The other day, a friend of mine shared a photo of a large-scale sculpture of a couple of fish made mostly from plastic bottles. The sculptures are displayed on a beach (I think in Brazil somewhere) and were intended to draw attention to the amount of litter found on beaches and in oceans.
However, scrolling through the comments attached to the photo, I found out that the bottles were only glued on (with an apparently flimsy glue) and, over time, have begun falling off the sculpture. Kind of ironic, but I suppose the message was still getting through.
The photo was initially shared on FB by an organisation called “1 Million Women“, and came with the harrowing prediction that by the year 2050, there will be more plastic in the ocean than fish. After browsing their FB page briefly, I followed the link to their official website, and actually ended up spending about an hour just reading articles there.
1 Million Women is a movement that was created to inspire and empower women to take action on climate change by making various small changes in the way they live. Well, it’s aimed at women, but a lot of the advice is relevant to everyone.
I could repeat a selection of statistics and suggestions from their site, but it’d be easier if you just went and had a look. Sure, there are a lot of things that are pretty obvious when it comes to reducing waste and energy consumption, but I consider myself to be reasonably environmentally-conscious, and there were still a few things that surprised me a bit.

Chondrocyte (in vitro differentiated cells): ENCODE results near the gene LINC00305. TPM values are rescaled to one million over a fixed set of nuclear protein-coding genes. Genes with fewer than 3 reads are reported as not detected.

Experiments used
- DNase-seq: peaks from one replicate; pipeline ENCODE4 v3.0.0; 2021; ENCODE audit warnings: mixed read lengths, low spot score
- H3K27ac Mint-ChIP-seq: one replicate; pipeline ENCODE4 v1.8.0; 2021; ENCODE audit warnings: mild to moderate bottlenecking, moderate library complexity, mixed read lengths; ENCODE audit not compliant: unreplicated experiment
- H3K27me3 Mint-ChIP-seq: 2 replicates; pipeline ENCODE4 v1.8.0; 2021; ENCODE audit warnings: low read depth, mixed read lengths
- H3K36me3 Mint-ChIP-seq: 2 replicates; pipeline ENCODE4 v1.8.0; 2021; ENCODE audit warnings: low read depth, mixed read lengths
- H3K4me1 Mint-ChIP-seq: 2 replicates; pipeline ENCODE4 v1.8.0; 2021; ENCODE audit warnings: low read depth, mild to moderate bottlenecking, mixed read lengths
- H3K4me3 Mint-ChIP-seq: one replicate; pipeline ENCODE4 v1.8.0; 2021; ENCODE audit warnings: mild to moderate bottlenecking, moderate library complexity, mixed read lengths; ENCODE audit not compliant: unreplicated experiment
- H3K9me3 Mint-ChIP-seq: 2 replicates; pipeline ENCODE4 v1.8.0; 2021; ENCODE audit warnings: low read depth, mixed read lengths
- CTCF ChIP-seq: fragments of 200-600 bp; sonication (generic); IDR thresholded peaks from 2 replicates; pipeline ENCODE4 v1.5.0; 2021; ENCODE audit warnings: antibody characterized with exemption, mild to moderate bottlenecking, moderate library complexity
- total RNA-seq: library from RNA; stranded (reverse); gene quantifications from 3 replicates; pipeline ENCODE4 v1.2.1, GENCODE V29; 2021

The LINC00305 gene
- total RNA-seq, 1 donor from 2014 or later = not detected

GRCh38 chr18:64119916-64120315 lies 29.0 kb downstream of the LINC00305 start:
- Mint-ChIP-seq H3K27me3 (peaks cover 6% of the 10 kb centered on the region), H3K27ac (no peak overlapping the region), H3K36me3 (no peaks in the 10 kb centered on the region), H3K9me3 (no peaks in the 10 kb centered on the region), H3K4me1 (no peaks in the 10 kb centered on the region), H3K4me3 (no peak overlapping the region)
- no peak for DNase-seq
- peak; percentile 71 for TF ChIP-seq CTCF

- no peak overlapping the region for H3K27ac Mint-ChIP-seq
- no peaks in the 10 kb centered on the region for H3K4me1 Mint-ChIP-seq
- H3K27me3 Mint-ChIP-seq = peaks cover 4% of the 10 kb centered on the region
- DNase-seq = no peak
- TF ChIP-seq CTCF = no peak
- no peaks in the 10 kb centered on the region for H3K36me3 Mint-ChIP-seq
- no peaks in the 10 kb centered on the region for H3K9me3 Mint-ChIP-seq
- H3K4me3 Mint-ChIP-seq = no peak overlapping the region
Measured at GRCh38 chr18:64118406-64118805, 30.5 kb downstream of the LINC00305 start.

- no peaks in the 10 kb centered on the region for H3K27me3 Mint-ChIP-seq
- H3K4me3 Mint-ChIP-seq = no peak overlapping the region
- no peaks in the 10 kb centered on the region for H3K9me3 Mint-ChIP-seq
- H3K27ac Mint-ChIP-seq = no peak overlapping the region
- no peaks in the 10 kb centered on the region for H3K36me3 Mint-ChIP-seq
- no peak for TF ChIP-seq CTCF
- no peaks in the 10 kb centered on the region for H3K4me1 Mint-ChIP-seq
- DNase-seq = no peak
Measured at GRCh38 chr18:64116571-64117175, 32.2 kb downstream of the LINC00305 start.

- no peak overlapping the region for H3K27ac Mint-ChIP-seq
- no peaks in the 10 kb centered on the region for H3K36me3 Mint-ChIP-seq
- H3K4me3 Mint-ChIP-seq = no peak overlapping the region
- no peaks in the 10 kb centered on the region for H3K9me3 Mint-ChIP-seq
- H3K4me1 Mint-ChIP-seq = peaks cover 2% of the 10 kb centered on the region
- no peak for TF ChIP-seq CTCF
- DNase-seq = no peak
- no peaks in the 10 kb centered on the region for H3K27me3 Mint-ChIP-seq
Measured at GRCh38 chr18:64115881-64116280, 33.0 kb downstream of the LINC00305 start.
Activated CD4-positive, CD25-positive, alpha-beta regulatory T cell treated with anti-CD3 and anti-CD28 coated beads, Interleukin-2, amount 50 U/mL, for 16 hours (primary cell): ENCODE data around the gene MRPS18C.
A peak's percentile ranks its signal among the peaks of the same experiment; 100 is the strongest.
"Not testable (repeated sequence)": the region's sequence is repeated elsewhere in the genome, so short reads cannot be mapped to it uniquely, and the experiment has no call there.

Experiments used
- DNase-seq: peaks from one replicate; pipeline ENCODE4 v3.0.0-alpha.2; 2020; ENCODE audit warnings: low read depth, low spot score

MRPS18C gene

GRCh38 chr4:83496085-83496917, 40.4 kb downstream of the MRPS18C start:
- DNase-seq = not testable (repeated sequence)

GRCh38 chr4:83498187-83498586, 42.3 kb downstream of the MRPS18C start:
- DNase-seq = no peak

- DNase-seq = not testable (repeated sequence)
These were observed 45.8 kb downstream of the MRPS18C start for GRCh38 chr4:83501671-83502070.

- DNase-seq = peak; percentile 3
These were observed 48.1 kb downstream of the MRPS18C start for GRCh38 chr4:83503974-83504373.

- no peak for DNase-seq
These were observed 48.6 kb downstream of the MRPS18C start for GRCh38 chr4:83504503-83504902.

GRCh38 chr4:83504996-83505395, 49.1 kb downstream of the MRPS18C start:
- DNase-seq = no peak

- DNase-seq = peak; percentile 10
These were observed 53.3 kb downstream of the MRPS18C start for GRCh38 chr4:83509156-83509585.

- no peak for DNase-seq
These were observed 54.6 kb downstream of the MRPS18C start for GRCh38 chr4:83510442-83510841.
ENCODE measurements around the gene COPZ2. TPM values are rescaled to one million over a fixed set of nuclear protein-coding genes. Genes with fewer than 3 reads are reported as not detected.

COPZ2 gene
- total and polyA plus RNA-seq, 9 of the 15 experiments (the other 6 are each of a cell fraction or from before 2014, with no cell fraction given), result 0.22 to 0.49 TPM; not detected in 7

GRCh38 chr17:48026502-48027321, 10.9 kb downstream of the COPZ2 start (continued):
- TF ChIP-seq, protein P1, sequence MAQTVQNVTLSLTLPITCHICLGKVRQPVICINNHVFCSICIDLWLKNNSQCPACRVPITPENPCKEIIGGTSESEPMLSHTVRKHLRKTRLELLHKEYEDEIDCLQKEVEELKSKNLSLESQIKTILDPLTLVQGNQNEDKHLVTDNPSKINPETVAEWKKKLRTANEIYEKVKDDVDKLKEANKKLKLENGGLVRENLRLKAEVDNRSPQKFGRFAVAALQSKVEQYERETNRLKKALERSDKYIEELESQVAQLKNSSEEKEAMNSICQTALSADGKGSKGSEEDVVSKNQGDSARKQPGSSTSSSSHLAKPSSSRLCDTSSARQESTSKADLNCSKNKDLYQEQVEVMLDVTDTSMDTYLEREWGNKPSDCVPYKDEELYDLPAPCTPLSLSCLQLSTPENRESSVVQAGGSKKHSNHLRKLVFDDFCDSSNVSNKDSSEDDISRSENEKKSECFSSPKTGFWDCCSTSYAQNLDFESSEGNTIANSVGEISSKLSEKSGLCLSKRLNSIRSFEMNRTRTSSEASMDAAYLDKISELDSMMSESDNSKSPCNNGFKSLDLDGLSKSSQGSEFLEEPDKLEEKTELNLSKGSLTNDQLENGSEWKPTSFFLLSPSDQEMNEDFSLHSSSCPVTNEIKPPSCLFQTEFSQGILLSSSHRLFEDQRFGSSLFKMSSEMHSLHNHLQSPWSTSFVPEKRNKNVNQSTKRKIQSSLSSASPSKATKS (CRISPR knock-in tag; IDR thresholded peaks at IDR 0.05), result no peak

One thing I will share here is that disposable/take-away coffee cups are not actually very recyclable (despite the “recyclable” symbols they display). These generally have a plastic lining, which makes them hard to recycle unless you physically strip the lining off from the rest of the cup. I don’t drink coffee very often, but now and then I just feel like a coffee, and sometimes I order it take-away so that I can go for a wander and drink it wherever I please; and I’d always thought it was fine, as long as I found a recycling bin to dispose of the empty cup in.
Well, not any more. Now that I’ve thought twice about it, it seems so wasteful. And I could easily go without (or just have my coffee in the cafe in a cup that will be washed and reused). I could get one of those “keep cups” but I feel like I don’t drink take-away beverages often enough to make it worthwhile, and I’d probably never have it with me at the right time…
And maybe this won’t really make a difference, but maybe it will. I’m hoping for a flow-on effect somewhere.